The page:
When Apple announced OS X Mavericks at WWDC 2013, they didn’t say much about a new feature in Mac App Store software inspired by iOS. Apps can start using a subscription model with in-app purchases. Developers can add subscriptions to apps that offer a service, like file syncing services DropBox or SugarSync, to name a couple.
9 to 5 Mac reported that the new feature will come with the update to OS X Mavericks this fall. Developers can begin allowing customers to buy a subscription for their service from within the app. Currently SugarSync, DropBox or other services must send users to their website to purchase a subscription. Starting with Mavericks this fall developers can collection subscriptions with their apps using one of two options.
- Auto-renewing – a monthly or yearly fee will keep the full service going and charge the user’s iTunes account for the fee at the beginning of the new subscription period
- Non auto-renewing – buy just one period of service at a time, like one month or one year, without automatically renewing the subscription after the period expires
What’s Wrong with Mac App Store Subscriptions
Developers might love adding subscriptions to their apps, but we can see popular apps beginning to charge a subscription for their apps instead of letting users buy once and keep getting free updates into perpetuity, which is how it works now. Developers complain that this makes it hard to keep the doors open, since they can’t keep collecting money for big point releases without creating a new app in the store.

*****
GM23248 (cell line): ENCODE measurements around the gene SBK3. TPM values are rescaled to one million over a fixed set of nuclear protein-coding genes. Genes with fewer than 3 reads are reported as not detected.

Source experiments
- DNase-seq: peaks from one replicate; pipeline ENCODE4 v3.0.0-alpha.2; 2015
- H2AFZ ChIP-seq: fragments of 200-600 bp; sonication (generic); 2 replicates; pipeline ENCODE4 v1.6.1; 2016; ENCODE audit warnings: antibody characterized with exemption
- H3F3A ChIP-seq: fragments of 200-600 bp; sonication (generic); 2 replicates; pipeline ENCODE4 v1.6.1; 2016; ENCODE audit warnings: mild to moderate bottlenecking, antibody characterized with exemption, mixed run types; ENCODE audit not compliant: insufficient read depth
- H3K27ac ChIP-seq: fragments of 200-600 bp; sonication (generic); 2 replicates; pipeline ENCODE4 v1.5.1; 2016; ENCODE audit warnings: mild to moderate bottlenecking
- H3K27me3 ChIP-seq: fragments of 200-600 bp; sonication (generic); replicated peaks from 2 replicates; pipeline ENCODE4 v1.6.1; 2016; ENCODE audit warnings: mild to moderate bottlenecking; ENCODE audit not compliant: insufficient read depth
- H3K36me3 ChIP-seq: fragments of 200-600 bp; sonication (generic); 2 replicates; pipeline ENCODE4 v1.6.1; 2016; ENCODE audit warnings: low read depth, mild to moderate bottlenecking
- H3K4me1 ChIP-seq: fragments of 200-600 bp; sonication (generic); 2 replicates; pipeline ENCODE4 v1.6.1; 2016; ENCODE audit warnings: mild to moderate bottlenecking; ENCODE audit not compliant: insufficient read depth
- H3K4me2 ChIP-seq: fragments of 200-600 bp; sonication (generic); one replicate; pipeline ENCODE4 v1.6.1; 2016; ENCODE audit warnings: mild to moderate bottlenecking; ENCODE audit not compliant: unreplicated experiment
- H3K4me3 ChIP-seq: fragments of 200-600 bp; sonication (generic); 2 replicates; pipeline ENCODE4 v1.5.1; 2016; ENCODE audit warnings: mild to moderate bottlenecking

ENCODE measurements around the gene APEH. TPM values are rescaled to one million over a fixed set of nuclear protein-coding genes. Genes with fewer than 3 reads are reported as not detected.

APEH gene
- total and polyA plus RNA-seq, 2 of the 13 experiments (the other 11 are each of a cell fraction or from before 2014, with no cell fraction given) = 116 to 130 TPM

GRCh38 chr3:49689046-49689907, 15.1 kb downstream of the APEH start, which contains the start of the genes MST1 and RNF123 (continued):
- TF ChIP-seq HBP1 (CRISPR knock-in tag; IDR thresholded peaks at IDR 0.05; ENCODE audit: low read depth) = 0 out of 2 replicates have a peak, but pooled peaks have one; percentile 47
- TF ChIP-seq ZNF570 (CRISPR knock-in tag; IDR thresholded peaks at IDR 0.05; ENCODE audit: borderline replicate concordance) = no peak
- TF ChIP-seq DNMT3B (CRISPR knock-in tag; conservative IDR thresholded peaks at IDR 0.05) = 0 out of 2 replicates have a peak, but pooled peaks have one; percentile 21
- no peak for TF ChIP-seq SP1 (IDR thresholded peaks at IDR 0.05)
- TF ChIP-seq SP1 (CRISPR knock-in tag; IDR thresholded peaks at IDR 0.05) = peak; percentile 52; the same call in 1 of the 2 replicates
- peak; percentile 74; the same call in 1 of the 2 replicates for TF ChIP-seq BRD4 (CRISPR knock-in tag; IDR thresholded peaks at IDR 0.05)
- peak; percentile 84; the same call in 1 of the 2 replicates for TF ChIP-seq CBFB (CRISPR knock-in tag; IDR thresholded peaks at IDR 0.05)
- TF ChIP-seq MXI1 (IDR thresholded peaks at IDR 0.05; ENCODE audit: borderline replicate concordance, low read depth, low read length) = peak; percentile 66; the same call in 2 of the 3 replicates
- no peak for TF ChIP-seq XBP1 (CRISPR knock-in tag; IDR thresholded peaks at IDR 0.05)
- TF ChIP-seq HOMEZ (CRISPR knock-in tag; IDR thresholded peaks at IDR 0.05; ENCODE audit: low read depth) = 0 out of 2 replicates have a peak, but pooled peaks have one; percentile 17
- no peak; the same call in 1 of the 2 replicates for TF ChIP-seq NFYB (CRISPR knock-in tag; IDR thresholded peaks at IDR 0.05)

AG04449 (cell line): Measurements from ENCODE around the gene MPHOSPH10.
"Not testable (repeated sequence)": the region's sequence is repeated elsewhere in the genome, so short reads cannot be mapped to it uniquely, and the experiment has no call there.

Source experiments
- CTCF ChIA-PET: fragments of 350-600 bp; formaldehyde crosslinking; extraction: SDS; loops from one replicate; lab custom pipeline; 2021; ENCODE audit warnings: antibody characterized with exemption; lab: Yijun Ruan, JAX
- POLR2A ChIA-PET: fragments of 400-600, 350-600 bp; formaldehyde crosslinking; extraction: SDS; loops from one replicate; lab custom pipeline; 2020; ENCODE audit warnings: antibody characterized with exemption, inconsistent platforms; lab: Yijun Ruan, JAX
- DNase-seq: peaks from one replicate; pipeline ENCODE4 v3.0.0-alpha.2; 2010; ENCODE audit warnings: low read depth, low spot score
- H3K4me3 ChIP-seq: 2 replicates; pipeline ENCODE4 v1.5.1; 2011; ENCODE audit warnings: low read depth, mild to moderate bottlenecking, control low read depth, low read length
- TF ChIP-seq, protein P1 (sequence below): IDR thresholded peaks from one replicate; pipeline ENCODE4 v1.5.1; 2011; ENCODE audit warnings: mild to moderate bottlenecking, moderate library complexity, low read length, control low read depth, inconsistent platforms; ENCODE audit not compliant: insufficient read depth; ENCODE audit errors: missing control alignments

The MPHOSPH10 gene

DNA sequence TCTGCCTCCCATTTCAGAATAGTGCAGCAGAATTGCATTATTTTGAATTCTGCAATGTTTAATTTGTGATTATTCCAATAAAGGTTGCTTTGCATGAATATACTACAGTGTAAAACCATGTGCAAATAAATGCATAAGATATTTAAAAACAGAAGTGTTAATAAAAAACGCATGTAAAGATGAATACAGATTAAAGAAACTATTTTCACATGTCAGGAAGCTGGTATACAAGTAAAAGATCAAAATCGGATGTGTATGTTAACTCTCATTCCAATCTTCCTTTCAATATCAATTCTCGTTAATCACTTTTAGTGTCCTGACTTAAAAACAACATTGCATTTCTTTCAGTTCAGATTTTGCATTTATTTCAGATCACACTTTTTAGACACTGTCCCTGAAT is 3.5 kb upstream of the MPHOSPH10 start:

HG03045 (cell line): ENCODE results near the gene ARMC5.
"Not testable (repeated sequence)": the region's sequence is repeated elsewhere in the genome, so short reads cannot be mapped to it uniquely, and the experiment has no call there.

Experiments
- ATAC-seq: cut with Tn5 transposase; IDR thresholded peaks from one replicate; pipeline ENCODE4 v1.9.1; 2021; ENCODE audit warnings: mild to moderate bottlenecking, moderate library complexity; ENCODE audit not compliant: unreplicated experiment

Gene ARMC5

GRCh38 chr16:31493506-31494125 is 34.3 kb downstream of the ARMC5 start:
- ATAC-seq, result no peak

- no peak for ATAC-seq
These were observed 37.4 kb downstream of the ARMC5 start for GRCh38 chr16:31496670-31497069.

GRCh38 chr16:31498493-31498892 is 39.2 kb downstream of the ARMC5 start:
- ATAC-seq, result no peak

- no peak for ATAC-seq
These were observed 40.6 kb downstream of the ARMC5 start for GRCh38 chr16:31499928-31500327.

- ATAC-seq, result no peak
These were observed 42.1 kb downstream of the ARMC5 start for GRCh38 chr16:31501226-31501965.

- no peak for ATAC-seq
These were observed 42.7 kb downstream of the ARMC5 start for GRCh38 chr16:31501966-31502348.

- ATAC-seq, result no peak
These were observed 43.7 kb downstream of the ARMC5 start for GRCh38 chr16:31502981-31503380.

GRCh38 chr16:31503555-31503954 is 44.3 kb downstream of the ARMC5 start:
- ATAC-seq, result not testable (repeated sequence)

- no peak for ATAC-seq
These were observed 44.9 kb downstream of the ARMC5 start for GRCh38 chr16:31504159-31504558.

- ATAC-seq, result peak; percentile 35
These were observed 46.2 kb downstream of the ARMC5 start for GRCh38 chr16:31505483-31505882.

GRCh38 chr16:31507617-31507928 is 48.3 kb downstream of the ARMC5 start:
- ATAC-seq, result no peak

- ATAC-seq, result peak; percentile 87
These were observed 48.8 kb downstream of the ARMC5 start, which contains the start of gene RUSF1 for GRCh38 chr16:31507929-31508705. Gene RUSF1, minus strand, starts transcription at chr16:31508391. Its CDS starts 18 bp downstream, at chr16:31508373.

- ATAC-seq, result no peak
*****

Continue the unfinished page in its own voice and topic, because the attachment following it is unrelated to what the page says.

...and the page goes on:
Adobe recently took this route with Adobe Creative Suite. They stopped using the buy once business model and went to a subscription service for Adobe Creative Cloud.
Another useful app in the Mac App Store called DockView did something to support this fear. DockView gives OS X users a preview of the open app windows when the mouse hovers over the Dock icon. They developer updated the app. Now users must buy an unlock code to use the new interface.
Currently users can download an app and keep it forever. If a developer wants to make more money they create a new app and, either leave the old one in the app store, or pull it. Those who bought the old version will still get to use it as is. This new subscription model can break this loophole, forcing user to keep paying for their apps to use them.
Subscription might benefit developers. Users of existing subscription services might like simply paying through the app store. However, we see more apps transforming themselves into a subscription model at the cost of users.